NORWAY - High omega-6 may lead to weaker bone and skeletal development
Experiments on zebrafish suggest that excessive amounts of omega-6 fatty acids may disturb the delicate balance between the formation and breakdown of bone that is essential to the development of a healthy skeleton.
High content of omega-6 in fish-feed may lead to weaker bone and skeletal development according to a recent model study that NIFES carried out in collaboration with the University of Nijmegen in the Netherlands. Experiments on zebrafish suggest that excessive amounts of omega-6 fatty acids may disturb the delicate balance between the formation and breakdown of bone that is essential to the development of a healthy skeleton. Both processes take place continuously, and both are necessary for the skeleton to grow normally and optimally.
“We see that a high intake of omega-6 largely activates the mechanisms that break down bone, but to a much lesser extent those that build it up,” says NIFES scientists Kai Kristoffer Lie.
These findings are extremely relevant to the aquaculture industry, which to an even greater extent is utilizing plant raw materials replacing marine oils and fish meal. Marine raw materials are rich in the omega-3 fatty acids EPA and DHA. Plant raw materials lack these fatty acids, but contain omega-6.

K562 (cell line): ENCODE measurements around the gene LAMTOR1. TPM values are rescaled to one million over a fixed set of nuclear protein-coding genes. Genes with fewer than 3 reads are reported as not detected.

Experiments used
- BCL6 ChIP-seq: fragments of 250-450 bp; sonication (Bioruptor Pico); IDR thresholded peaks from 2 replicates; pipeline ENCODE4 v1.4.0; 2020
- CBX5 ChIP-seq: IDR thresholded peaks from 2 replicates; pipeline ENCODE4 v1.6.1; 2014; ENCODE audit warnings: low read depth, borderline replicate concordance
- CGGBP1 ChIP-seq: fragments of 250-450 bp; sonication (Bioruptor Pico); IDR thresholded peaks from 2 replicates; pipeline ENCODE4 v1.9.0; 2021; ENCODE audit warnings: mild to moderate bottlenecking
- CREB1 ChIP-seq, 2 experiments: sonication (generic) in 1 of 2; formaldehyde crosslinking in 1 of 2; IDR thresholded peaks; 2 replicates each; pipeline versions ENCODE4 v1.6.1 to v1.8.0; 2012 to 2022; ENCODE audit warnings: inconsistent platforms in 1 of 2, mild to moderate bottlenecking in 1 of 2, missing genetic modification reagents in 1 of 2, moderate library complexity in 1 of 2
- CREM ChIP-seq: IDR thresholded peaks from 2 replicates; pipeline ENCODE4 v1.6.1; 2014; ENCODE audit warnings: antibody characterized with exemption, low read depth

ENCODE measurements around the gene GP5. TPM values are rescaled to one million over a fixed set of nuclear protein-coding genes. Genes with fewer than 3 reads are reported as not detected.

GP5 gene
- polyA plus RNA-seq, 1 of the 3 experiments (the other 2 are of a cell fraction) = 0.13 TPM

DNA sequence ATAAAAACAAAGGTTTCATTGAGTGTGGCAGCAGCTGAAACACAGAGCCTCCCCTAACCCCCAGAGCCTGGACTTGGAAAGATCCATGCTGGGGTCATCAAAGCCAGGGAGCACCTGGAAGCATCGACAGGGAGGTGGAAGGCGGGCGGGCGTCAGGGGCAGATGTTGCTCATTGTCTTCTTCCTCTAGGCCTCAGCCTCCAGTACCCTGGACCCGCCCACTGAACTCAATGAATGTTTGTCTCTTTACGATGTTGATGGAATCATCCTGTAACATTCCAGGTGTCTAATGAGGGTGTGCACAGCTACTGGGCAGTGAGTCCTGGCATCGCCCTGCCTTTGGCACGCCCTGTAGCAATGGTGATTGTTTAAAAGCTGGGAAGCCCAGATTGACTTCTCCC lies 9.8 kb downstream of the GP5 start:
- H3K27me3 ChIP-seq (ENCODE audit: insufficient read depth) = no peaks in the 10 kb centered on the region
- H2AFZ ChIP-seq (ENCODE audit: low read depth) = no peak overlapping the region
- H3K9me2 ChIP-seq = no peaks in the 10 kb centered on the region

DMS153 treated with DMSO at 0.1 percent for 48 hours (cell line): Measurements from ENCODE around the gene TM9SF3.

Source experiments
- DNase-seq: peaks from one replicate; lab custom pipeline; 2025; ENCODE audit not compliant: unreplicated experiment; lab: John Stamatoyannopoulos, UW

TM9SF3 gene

In this study, the scientists used zebrafish scales. Although these are located on the skin of the fish, they are formed in the same way as the skeleton.
In one experiment, zebrafish scales were collected and kept alive in the laboratory in various concentrations of omega-6. The scientists observed a rise in the level of activity of the enzyme that breaks down bone, in line with the rise in omega-6 concentrations. Also the genes that regulate bone breakdown were up-regulated.
In another experiment they removed scales from the zebrafish and analysed the scales that grew out to replace them. They looked at the ratio of calcium to phosphorus, which is a measure of the strength of both bone and scales. The fish had been given feed containing various levels of omega-6. Fish fed high levels of omega-6 had lower concentrations of phosphorus.
“All in all, we can see quite clearly that high levels of omega-6 change the pattern of activity in a way that can lead to the development of weaker structures. We also see that omega-6 has little effect on cells that are involved in the formation of bone,” says Lie.
This is the first time that zebrafish scales have been used to study how nutrients affect bone formation.
Since scales were affected by fat, both directly and via feed, the scientists have demonstrated that fish-scales are a useful model that gives rapid results. Scales also consists of relatively few different types of cells compared to a whole organism. This means that scientists have a the possibility to identify which molecular and biological systems are influenced by particular nutrients.
“The model helps us to explain how different fatty acids affect bone development. We believe that this model could also be useful in studies of contaminants and of how other nutrients affect bone metabolism. We have already planned our next series of experiments,” says Lie.
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